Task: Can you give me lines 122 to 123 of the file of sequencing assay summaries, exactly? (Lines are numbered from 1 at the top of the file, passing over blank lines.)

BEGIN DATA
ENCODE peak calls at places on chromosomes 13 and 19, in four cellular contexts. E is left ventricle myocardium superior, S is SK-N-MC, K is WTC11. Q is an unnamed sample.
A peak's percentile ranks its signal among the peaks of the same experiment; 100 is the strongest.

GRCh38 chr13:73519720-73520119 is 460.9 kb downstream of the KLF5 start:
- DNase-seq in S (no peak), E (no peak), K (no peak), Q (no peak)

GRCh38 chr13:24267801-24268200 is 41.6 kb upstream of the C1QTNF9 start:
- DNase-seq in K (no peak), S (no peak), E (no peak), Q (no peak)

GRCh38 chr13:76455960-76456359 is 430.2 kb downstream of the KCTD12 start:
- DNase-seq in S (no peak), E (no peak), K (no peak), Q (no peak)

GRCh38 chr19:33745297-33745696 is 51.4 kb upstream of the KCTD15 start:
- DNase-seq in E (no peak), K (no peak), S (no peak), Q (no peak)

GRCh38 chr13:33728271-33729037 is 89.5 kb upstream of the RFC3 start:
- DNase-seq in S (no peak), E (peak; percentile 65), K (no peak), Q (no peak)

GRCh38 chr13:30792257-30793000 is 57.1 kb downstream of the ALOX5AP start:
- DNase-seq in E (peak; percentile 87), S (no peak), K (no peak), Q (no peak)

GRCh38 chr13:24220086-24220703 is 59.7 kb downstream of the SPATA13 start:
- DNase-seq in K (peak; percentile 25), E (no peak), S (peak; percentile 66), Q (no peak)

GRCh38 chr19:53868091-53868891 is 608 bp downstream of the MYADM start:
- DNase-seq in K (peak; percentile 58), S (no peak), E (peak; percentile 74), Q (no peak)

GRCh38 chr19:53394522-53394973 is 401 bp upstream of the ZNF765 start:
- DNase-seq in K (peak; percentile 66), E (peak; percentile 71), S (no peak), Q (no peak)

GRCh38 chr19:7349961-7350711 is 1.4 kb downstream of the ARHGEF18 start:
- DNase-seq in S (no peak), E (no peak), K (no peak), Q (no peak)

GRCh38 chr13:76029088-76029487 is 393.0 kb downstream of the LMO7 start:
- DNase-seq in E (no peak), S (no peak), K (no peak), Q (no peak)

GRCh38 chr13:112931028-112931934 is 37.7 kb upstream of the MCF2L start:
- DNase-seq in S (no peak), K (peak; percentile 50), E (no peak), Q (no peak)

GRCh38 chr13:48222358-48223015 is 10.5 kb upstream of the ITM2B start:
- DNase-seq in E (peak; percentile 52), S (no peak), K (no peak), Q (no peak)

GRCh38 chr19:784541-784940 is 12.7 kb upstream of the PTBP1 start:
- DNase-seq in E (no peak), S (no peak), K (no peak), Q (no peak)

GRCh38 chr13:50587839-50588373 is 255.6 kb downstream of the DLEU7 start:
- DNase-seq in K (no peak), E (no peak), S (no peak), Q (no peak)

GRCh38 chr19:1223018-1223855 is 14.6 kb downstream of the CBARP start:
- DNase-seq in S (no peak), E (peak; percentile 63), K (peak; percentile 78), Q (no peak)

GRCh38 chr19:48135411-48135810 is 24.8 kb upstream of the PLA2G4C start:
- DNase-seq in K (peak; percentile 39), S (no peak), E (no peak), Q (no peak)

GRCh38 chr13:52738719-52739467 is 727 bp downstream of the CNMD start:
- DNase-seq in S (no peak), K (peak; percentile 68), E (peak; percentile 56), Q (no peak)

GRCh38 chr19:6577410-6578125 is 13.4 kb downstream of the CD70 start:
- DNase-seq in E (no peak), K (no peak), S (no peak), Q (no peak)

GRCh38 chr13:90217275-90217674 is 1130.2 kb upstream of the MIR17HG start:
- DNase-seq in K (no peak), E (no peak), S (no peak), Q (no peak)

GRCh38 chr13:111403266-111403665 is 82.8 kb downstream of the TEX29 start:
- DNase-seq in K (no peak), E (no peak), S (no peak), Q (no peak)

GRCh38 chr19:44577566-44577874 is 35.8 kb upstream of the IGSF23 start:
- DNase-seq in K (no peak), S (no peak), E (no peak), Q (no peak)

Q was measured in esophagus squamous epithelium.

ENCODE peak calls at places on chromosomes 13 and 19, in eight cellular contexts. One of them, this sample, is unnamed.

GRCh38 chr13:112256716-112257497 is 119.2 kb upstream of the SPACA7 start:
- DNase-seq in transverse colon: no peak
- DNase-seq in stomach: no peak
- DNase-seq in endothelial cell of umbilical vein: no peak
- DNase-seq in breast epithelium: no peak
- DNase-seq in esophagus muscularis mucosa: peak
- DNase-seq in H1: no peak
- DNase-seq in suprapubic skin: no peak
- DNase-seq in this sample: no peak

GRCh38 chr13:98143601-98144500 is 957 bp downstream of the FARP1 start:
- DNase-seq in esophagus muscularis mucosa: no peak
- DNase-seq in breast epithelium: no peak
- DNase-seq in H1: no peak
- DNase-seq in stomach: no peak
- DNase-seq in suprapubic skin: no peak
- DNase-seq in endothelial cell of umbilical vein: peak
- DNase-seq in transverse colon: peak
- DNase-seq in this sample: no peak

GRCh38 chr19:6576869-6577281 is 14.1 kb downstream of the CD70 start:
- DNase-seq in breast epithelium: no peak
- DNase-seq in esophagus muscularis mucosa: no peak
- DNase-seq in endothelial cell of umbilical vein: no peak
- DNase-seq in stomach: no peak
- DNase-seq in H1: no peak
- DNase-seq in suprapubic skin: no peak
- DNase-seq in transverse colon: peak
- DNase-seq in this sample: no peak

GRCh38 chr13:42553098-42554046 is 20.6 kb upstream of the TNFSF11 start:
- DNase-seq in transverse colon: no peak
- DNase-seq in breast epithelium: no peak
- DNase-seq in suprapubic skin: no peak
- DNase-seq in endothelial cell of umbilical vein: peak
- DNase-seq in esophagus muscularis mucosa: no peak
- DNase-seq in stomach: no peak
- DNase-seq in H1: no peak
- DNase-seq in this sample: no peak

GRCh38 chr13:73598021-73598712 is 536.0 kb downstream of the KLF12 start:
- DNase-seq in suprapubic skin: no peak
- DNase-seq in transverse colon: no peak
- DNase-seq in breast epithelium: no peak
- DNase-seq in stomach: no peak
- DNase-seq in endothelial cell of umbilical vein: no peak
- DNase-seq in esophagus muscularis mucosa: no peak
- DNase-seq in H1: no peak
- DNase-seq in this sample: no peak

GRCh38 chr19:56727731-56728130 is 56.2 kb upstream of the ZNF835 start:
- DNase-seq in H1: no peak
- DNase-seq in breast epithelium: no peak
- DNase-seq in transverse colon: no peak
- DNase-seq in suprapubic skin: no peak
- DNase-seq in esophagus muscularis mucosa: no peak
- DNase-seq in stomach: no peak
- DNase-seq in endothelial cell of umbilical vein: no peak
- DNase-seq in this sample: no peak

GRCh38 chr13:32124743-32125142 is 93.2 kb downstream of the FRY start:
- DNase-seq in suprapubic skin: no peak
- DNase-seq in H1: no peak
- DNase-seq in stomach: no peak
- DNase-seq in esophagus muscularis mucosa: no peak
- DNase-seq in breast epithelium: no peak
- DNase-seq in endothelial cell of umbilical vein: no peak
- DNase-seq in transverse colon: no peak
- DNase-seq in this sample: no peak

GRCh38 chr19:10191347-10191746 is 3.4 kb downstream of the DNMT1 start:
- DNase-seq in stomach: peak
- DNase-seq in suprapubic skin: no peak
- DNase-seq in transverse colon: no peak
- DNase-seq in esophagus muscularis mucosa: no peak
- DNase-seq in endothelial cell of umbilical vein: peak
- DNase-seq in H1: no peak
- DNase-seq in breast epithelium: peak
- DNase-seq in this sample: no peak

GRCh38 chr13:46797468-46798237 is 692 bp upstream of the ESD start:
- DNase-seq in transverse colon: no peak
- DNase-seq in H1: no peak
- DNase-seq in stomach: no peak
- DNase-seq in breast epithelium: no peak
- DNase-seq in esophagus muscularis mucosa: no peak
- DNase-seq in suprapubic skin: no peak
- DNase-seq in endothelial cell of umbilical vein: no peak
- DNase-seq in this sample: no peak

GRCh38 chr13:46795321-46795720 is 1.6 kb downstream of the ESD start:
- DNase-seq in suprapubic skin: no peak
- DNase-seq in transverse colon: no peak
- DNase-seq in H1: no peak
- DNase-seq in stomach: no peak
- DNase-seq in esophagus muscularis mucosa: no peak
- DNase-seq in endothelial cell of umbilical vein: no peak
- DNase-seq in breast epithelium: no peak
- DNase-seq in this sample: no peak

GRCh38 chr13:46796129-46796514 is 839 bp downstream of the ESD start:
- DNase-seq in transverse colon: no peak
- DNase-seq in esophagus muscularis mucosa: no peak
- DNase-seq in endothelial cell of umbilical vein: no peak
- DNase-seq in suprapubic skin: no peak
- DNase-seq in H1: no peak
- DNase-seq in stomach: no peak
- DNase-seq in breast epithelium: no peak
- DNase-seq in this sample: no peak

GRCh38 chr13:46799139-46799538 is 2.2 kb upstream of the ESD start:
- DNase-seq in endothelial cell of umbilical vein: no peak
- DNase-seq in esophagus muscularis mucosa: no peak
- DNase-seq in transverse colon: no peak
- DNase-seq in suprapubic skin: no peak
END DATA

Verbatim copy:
- DNase-seq in transverse colon: no peak
- DNase-seq in H1: no peak